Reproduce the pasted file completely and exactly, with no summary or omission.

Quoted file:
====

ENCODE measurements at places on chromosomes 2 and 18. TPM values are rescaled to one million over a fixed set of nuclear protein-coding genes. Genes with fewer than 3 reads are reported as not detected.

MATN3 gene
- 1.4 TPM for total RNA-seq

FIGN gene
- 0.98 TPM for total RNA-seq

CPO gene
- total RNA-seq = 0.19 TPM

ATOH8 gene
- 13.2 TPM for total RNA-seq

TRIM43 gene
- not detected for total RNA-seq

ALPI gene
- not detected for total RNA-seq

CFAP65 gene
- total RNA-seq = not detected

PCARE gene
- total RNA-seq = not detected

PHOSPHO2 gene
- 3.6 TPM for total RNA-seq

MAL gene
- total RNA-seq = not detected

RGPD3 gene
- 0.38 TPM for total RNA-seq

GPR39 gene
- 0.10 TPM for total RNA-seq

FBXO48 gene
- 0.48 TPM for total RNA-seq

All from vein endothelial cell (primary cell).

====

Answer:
ENCODE measurements at places on chromosomes 2 and 18. TPM values are rescaled to one million over a fixed set of nuclear protein-coding genes. Genes with fewer than 3 reads are reported as not detected.

MATN3 gene
- 1.4 TPM for total RNA-seq

FIGN gene
- 0.98 TPM for total RNA-seq

CPO gene
- total RNA-seq = 0.19 TPM

ATOH8 gene
- 13.2 TPM for total RNA-seq

TRIM43 gene
- not detected for total RNA-seq

ALPI gene
- not detected for total RNA-seq

CFAP65 gene
- total RNA-seq = not detected

PCARE gene
- total RNA-seq = not detected

PHOSPHO2 gene
- 3.6 TPM for total RNA-seq

MAL gene
- total RNA-seq = not detected

RGPD3 gene
- 0.38 TPM for total RNA-seq

GPR39 gene
- 0.10 TPM for total RNA-seq

FBXO48 gene
- 0.48 TPM for total RNA-seq

All from vein endothelial cell (primary cell).